The Ripple Effect

Part Three: Sobriety


“About 31% of all traffic crash fatalities in the United States involve drunk drivers with blood alcohol contents of .08 g/dL or higher. In 2021, there were 13,384 people killed in these preventable crashes,” according to the United States Department of Transportation. “In fact, on average over the 10-year period from 2012-2021, about 10,850 people died every year in drunk-driving crashes,” continues the report.

One person was killed in a drunk driving crash every 39 minutes in the United States, in 2021, even though it was and is illegal to drive drunk. 

“Car crashes are a leading cause of death for teens, and about a quarter of fatal crashes involve an underage drinking driver,” according to the United States Department of Transportation. “In 2021, 27% of young drivers 15 to 20 years old who were killed in crashes had BACs of .01 g/dL or higher.”

According to the National Institute on Alcohol Abuse and Alcoholism, “Alcohol use disorder (AUD) is a medical condition characterized by an impaired ability to stop or control alcohol use despite adverse social, occupational, or health consequences.” 

The description also encompasses similar terms such as alcohol abuse, alcohol dependence, alcohol addiction, and the informal term, alcoholism.  

AUD is considered a brain disorder and like everything else, varies in severity. The misused of alcohol only feeds AUD and many relapses can occur. 

No matter how severe, there is hope for people suffering from AUD. According to the National Institute on Alcohol Abuse and Alcoholism, “The good news is that no matter how severe the problem may seem, evidence-based treatment with behavioral therapies, mutual-support groups, and/or medications can help people with AUD achieve and maintain recovery.” 

According to the National Center for Drug Abuse Statistics, “Most American adults consume alcohol at least once in their lifetime. Among them, 6.7% will develop alcohol use disorder (AUD).” 

The current population of the town of Torrington is 6,132 and with those statistics, approximately 410 members of our small community are struggling with AUD.  When considering the entire county, Goshen County has nearly 1000 individuals battling AUD, statistically. 

There are resources available for anyone struggling with alcoholism. 

“Celebrate Recovery is like a 12-step program, but we use Jesus Christ as the basis to get through things that are more unique,” Carol Jackson-Clapper said.

“The problem is, a lot of things that have happened to us in our childhood and early adulthood have led to the drinking, the drugs, the depression whatever somebody is going through so trying to bury it isn’t the answer,” Jackson-Clapper said. “You have to unbury it. You have to go through and acknowledge how it hurt you because it damages us emotionally. It damages us physically and you have to work through that.”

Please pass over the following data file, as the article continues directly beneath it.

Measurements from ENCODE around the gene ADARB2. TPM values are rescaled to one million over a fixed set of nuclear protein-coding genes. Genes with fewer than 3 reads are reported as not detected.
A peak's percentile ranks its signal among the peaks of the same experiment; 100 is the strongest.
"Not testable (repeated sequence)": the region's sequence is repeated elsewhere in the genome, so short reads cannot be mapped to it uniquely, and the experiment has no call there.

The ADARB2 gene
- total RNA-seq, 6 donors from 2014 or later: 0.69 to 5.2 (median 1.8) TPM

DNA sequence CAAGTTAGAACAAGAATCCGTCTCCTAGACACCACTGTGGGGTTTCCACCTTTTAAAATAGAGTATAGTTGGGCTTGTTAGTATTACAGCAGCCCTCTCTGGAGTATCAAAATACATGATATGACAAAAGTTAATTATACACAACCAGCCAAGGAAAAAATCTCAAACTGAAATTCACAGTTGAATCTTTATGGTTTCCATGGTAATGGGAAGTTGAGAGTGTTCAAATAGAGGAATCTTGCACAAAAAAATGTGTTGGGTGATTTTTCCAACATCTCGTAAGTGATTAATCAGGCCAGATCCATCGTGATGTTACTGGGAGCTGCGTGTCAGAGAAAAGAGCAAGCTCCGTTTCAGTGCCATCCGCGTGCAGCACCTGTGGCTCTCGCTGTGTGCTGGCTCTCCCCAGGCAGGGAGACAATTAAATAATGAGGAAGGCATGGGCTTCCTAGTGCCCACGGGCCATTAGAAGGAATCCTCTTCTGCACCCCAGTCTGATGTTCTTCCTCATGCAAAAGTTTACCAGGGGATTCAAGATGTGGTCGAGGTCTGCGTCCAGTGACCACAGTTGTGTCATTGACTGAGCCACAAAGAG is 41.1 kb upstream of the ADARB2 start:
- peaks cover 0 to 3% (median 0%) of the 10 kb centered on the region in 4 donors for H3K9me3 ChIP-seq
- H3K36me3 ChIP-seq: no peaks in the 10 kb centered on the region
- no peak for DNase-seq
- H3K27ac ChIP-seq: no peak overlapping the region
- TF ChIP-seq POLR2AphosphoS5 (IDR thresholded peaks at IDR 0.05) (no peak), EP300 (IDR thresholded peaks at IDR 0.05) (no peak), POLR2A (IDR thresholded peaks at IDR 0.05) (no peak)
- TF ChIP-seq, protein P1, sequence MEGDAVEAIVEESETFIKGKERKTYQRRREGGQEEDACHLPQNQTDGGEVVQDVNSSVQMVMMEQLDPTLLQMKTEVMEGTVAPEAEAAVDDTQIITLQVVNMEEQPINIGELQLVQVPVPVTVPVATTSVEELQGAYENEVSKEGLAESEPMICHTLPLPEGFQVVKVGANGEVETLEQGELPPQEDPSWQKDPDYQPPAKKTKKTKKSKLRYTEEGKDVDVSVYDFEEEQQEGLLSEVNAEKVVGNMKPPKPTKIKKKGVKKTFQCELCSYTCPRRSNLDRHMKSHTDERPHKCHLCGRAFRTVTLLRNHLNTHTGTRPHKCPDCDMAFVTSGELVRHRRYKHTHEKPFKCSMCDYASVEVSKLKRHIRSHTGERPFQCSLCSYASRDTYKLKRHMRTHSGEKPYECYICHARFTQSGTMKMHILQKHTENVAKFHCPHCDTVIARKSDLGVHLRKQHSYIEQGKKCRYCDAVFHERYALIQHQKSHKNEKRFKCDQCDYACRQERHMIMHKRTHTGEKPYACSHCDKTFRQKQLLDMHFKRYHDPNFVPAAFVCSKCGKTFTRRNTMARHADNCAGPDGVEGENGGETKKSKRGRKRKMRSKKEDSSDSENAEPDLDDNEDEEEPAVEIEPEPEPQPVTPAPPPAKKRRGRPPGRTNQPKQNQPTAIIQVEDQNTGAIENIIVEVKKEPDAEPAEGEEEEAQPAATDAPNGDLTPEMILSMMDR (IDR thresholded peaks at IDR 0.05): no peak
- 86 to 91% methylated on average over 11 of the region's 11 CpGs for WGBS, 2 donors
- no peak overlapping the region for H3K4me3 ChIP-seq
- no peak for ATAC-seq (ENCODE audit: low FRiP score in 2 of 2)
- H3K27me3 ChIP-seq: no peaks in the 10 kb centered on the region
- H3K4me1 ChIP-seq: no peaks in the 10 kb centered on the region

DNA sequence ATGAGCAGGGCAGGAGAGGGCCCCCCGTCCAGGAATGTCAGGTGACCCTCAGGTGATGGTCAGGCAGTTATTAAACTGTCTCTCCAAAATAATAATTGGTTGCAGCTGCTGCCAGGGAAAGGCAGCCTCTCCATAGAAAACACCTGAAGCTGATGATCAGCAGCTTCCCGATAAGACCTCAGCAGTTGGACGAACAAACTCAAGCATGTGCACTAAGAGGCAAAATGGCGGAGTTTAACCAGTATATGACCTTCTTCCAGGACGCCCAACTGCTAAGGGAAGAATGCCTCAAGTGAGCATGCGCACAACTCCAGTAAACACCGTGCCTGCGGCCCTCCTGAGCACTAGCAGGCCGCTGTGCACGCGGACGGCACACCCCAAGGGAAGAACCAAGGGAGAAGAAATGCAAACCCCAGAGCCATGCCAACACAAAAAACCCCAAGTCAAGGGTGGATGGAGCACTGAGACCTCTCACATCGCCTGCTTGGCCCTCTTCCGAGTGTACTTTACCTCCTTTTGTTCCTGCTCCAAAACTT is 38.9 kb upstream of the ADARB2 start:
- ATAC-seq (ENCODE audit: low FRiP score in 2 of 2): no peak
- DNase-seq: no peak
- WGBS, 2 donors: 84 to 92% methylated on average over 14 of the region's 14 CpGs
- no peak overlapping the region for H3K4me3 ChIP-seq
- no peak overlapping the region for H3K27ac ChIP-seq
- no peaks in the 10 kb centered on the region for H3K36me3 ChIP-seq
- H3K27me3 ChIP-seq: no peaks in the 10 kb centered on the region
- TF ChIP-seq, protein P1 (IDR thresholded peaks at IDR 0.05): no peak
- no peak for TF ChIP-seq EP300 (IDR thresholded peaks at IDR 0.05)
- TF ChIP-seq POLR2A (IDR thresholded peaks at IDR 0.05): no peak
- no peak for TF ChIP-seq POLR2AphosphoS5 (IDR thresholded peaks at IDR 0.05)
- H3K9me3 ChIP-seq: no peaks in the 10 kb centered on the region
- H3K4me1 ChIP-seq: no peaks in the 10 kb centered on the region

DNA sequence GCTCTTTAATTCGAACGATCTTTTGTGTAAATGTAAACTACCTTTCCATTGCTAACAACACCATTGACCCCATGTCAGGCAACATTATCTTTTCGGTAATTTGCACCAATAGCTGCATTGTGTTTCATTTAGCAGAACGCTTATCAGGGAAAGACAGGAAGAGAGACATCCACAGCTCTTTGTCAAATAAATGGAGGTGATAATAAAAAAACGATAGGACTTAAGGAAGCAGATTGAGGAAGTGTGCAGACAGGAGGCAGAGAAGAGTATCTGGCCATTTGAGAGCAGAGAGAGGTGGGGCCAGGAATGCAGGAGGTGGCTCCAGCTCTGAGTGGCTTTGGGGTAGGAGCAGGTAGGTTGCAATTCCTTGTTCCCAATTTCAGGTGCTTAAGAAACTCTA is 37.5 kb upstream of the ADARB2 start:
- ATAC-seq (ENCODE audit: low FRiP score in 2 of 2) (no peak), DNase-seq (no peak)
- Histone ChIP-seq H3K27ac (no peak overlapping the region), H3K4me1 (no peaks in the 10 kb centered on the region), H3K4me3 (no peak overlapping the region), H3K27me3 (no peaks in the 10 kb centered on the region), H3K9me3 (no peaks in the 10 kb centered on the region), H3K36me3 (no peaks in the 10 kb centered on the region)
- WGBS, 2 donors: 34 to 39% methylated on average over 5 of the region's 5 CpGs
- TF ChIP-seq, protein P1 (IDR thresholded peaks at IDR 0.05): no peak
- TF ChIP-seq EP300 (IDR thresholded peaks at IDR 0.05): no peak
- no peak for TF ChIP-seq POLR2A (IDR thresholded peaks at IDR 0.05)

Alcoholics anonymous (AA) also has a local chapter.

“Alcoholics Anonymous, also known as the “Big Book,” presents the AA program for recovery from alcoholism. First published in 1939, its purpose was to show other alcoholics how the first 100 people of AA. got sober. Now translated into over 70 languages, it is still considered AA’s basic text,” the website explains. 

AA focuses on maintaining the traditional anonymity while providing meetings for members to “share their experience, strength and hope with each other that they may solve their common problem and help others to recover from alcoholism,” according to their website. 

Open meetings are offered, locally, where nonalcoholic may attend for support and feedback from others and closed meetings are available for members who desire to stop drinking. AA offers peer-lead, faith-based instruction to help alcoholics recover from their addiction.

“84.5% of Wyoming residents believe that drinking and driving in their community is a serious or somewhat serious problem,” according to the Executive Summary of Alcohol and Crimes in Wyoming – 2021 data report by the Wyoming Association of Sheriffs and Chiefs of Police. “79.7% view alcohol abuse by Wyoming adults as a serious or somewhat serious problem.” 

Public intoxication is often seen as just a public bother however it often leads to grabbing the keys and slipping into the driver’s seat to drive drunk.

According to the summary, “Driving under the influence is, unquestionably, the crime that has the greatest impact and consequence in Wyoming. It accounts for the greatest number of custodial arrests and is the cause of more deaths and serious injuries than any other crime.”